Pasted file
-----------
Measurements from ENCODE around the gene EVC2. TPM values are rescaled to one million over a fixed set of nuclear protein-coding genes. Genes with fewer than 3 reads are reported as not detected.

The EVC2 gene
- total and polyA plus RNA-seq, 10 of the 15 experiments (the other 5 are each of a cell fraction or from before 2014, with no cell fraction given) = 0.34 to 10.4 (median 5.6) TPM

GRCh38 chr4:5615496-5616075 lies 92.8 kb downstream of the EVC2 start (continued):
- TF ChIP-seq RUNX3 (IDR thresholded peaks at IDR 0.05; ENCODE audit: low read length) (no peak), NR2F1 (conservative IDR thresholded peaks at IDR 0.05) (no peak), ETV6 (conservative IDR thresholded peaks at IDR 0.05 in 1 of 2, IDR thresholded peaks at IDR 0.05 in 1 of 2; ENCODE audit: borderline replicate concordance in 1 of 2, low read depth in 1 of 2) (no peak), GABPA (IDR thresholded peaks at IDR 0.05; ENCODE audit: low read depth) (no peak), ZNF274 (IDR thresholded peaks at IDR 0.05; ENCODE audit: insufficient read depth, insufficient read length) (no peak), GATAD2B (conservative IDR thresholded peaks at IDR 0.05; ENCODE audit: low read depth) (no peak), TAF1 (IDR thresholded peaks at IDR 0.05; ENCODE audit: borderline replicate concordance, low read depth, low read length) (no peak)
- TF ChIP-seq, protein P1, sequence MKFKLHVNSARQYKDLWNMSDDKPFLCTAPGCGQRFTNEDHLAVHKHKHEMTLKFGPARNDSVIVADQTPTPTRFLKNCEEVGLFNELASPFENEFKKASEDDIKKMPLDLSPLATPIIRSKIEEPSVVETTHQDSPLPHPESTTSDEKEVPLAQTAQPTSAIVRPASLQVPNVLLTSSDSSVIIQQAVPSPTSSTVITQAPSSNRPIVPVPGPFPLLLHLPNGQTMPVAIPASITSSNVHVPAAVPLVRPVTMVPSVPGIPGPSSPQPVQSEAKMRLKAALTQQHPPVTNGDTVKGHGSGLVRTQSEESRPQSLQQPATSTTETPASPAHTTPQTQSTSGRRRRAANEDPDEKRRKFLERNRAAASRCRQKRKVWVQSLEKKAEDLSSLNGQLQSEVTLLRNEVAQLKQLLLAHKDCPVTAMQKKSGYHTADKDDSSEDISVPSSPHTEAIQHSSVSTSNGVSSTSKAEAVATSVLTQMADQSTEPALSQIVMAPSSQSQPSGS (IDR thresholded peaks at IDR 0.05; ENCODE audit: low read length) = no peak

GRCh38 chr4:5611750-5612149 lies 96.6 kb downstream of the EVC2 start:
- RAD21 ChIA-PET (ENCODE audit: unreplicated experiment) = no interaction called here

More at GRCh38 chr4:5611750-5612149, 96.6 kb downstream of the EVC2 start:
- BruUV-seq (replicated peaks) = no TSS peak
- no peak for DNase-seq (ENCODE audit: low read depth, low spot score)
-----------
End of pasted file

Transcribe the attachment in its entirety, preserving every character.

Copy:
Measurements from ENCODE around the gene EVC2. TPM values are rescaled to one million over a fixed set of nuclear protein-coding genes. Genes with fewer than 3 reads are reported as not detected.

The EVC2 gene
- total and polyA plus RNA-seq, 10 of the 15 experiments (the other 5 are each of a cell fraction or from before 2014, with no cell fraction given) = 0.34 to 10.4 (median 5.6) TPM

GRCh38 chr4:5615496-5616075 lies 92.8 kb downstream of the EVC2 start (continued):
- TF ChIP-seq RUNX3 (IDR thresholded peaks at IDR 0.05; ENCODE audit: low read length) (no peak), NR2F1 (conservative IDR thresholded peaks at IDR 0.05) (no peak), ETV6 (conservative IDR thresholded peaks at IDR 0.05 in 1 of 2, IDR thresholded peaks at IDR 0.05 in 1 of 2; ENCODE audit: borderline replicate concordance in 1 of 2, low read depth in 1 of 2) (no peak), GABPA (IDR thresholded peaks at IDR 0.05; ENCODE audit: low read depth) (no peak), ZNF274 (IDR thresholded peaks at IDR 0.05; ENCODE audit: insufficient read depth, insufficient read length) (no peak), GATAD2B (conservative IDR thresholded peaks at IDR 0.05; ENCODE audit: low read depth) (no peak), TAF1 (IDR thresholded peaks at IDR 0.05; ENCODE audit: borderline replicate concordance, low read depth, low read length) (no peak)
- TF ChIP-seq, protein P1, sequence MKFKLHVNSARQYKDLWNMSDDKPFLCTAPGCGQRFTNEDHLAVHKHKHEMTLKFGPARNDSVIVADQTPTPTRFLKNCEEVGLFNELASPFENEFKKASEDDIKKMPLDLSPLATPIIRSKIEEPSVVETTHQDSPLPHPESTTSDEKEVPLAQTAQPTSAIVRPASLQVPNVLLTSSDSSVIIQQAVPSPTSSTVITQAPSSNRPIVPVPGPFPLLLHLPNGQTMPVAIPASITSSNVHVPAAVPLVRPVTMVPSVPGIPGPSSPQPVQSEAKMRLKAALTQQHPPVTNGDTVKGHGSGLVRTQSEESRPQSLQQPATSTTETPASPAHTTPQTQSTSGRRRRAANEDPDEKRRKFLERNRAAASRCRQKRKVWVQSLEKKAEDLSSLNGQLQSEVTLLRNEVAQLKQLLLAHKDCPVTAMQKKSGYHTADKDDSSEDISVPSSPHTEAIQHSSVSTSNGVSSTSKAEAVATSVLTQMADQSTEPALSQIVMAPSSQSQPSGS (IDR thresholded peaks at IDR 0.05; ENCODE audit: low read length) = no peak

GRCh38 chr4:5611750-5612149 lies 96.6 kb downstream of the EVC2 start:
- RAD21 ChIA-PET (ENCODE audit: unreplicated experiment) = no interaction called here

More at GRCh38 chr4:5611750-5612149, 96.6 kb downstream of the EVC2 start:
- BruUV-seq (replicated peaks) = no TSS peak
- no peak for DNase-seq (ENCODE audit: low read depth, low spot score)